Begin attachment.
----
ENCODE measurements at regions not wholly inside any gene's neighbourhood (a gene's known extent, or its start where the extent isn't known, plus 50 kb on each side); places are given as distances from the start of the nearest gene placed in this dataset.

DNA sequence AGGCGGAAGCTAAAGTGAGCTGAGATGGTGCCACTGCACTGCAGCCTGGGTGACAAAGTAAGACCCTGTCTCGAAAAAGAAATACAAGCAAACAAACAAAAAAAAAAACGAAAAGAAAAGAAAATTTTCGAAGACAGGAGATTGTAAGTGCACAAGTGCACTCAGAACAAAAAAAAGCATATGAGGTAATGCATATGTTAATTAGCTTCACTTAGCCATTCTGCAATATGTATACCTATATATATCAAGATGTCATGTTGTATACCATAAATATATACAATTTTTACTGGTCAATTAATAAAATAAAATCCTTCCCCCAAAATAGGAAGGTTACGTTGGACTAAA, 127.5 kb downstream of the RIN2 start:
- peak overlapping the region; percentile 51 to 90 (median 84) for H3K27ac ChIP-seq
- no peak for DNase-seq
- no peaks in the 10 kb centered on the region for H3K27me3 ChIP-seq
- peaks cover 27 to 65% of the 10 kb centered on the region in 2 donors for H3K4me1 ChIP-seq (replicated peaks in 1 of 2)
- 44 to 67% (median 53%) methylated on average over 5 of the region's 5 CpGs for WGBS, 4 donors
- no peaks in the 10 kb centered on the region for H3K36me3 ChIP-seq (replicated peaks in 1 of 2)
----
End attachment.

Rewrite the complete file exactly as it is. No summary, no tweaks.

ENCODE measurements at regions not wholly inside any gene's neighbourhood (a gene's known extent, or its start where the extent isn't known, plus 50 kb on each side); places are given as distances from the start of the nearest gene placed in this dataset.

DNA sequence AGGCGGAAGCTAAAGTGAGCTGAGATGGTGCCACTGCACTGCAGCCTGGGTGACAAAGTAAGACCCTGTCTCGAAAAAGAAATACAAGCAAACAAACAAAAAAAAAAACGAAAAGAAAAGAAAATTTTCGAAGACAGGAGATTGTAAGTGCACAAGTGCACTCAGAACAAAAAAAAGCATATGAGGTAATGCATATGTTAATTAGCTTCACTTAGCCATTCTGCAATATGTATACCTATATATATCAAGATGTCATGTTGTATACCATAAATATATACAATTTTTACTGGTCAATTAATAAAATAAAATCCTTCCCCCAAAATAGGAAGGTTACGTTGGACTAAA, 127.5 kb downstream of the RIN2 start:
- peak overlapping the region; percentile 51 to 90 (median 84) for H3K27ac ChIP-seq
- no peak for DNase-seq
- no peaks in the 10 kb centered on the region for H3K27me3 ChIP-seq
- peaks cover 27 to 65% of the 10 kb centered on the region in 2 donors for H3K4me1 ChIP-seq (replicated peaks in 1 of 2)
- 44 to 67% (median 53%) methylated on average over 5 of the region's 5 CpGs for WGBS, 4 donors
- no peaks in the 10 kb centered on the region for H3K36me3 ChIP-seq (replicated peaks in 1 of 2)